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Microsoft responds to sexual harassment allegations within company

Microsoft has responded to our queries about the company's plans for acting on reports of sexual harassment being ignored by human resources.

Tech blog Quartz is reporting that Microsoft began its Thursday morning with an all-hands meeting regarding allegations that the company's HR department has been brushing off reports of sexual harassment and discrimination from women at Microsoft. 

According to a story from Dave Gershgorn, the meeting apparently addresses a long e-mail chain that began circulating on March 20th. Said chain has apparently expanded to women across the company sharing stories of inappropriate work behavior ranging from threats for not providing sexual favors to flat-out discrimination in career advancement. 

According to these women, after reporting their experiences to human resources, they apparently often received hostile or non-committal responses to their complaints. 

Game developers should be aware that some of the allegations do relate to the core Xbox team. Per Quartz, one employee described her experience on the Xbox team as such: "We did a roundtables with the women when I was in Xbox core [team] and every woman, except for one, had been called a bitch at work."

"Before people say this is just an Xbox thing (as I’ve heard that dismissiveness way too many times within Microsoft before) the other eng [engineering] orgs where my experiences happened were Windows and Azure. This is a Microsoft thing, a common one.”

When reached for comment, a Microsoft spokesperson supplied the following statement from Kathleen Hogan, executive VP of HR at the company. This statement was sent to recipients of the e-mail chain as well:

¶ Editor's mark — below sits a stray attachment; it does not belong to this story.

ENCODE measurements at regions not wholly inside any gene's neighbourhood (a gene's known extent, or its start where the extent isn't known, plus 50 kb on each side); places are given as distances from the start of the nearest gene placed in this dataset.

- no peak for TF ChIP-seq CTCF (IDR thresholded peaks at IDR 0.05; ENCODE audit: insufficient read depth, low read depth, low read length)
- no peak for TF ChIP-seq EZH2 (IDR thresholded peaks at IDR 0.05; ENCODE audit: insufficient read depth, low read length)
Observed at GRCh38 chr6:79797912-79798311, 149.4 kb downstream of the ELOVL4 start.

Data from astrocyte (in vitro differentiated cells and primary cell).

"I discussed this thread with the [senior leadership team] today. We are appalled and sad to hear about these experiences. It is very painful to hear these stories and to know that anyone is facing such behavior at Microsoft. We must do better. 

I would like to offer to anyone who has had such demeaning experiences including those who felt were dismissed by management or HR to email me directly. I will personally look into the situation with my team. I understand the devastating impact of such experiences, and the SLT wants to be made aware of any such behavior, and we will do everything we can to stop it. 

As mentioned earlier in the thread, Lindsay-Rae (our Chief Diversity Officer) will be setting up sessions the week of April 22 to ensure we hear and are clear on the feedback, and determine what initiatives or programs to keep/stop/start based on input from this community. Invites for these sessions will be sent to all women’s community groups next week, will accommodate multiple time zones, and joining Lindsay-Rae will be Erin Chapple; Co-Exec Sponsor of the Women’s Community at Microsoft. While I do want to create a forum for the community on the thread, I also read and agree with the comments that for us to solve this as a company, the burden does not reside only with us women.

While reading some of this is very disheartening, I am proud and encouraged to see people empowered to speak up, say this is not right, and stand together for change. Thank you."

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